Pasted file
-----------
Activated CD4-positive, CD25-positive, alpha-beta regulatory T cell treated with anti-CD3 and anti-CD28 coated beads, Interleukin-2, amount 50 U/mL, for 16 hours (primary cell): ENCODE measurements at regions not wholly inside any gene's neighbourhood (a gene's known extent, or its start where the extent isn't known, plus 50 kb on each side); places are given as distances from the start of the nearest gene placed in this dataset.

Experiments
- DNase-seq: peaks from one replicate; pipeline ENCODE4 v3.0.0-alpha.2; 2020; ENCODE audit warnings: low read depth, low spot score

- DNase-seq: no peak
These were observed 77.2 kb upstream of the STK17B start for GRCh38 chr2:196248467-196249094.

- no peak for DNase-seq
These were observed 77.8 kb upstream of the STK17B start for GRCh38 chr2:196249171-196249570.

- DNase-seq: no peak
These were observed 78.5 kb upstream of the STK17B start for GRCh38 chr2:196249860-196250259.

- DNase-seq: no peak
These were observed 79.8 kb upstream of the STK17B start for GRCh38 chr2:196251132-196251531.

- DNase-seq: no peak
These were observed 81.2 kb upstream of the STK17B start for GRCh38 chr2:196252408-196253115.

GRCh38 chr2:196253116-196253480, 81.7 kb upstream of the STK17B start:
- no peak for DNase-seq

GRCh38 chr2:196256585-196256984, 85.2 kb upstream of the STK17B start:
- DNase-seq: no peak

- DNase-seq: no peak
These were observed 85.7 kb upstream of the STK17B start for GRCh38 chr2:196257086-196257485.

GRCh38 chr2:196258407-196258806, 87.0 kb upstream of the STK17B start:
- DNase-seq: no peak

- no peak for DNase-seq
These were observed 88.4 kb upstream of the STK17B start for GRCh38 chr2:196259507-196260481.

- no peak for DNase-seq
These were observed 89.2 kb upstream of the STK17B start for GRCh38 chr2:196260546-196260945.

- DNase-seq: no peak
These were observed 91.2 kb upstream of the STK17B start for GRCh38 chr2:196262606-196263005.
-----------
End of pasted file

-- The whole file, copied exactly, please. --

Activated CD4-positive, CD25-positive, alpha-beta regulatory T cell treated with anti-CD3 and anti-CD28 coated beads, Interleukin-2, amount 50 U/mL, for 16 hours (primary cell): ENCODE measurements at regions not wholly inside any gene's neighbourhood (a gene's known extent, or its start where the extent isn't known, plus 50 kb on each side); places are given as distances from the start of the nearest gene placed in this dataset.

Experiments
- DNase-seq: peaks from one replicate; pipeline ENCODE4 v3.0.0-alpha.2; 2020; ENCODE audit warnings: low read depth, low spot score

- DNase-seq: no peak
These were observed 77.2 kb upstream of the STK17B start for GRCh38 chr2:196248467-196249094.

- no peak for DNase-seq
These were observed 77.8 kb upstream of the STK17B start for GRCh38 chr2:196249171-196249570.

- DNase-seq: no peak
These were observed 78.5 kb upstream of the STK17B start for GRCh38 chr2:196249860-196250259.

- DNase-seq: no peak
These were observed 79.8 kb upstream of the STK17B start for GRCh38 chr2:196251132-196251531.

- DNase-seq: no peak
These were observed 81.2 kb upstream of the STK17B start for GRCh38 chr2:196252408-196253115.

GRCh38 chr2:196253116-196253480, 81.7 kb upstream of the STK17B start:
- no peak for DNase-seq

GRCh38 chr2:196256585-196256984, 85.2 kb upstream of the STK17B start:
- DNase-seq: no peak

- DNase-seq: no peak
These were observed 85.7 kb upstream of the STK17B start for GRCh38 chr2:196257086-196257485.

GRCh38 chr2:196258407-196258806, 87.0 kb upstream of the STK17B start:
- DNase-seq: no peak

- no peak for DNase-seq
These were observed 88.4 kb upstream of the STK17B start for GRCh38 chr2:196259507-196260481.

- no peak for DNase-seq
These were observed 89.2 kb upstream of the STK17B start for GRCh38 chr2:196260546-196260945.

- DNase-seq: no peak
These were observed 91.2 kb upstream of the STK17B start for GRCh38 chr2:196262606-196263005.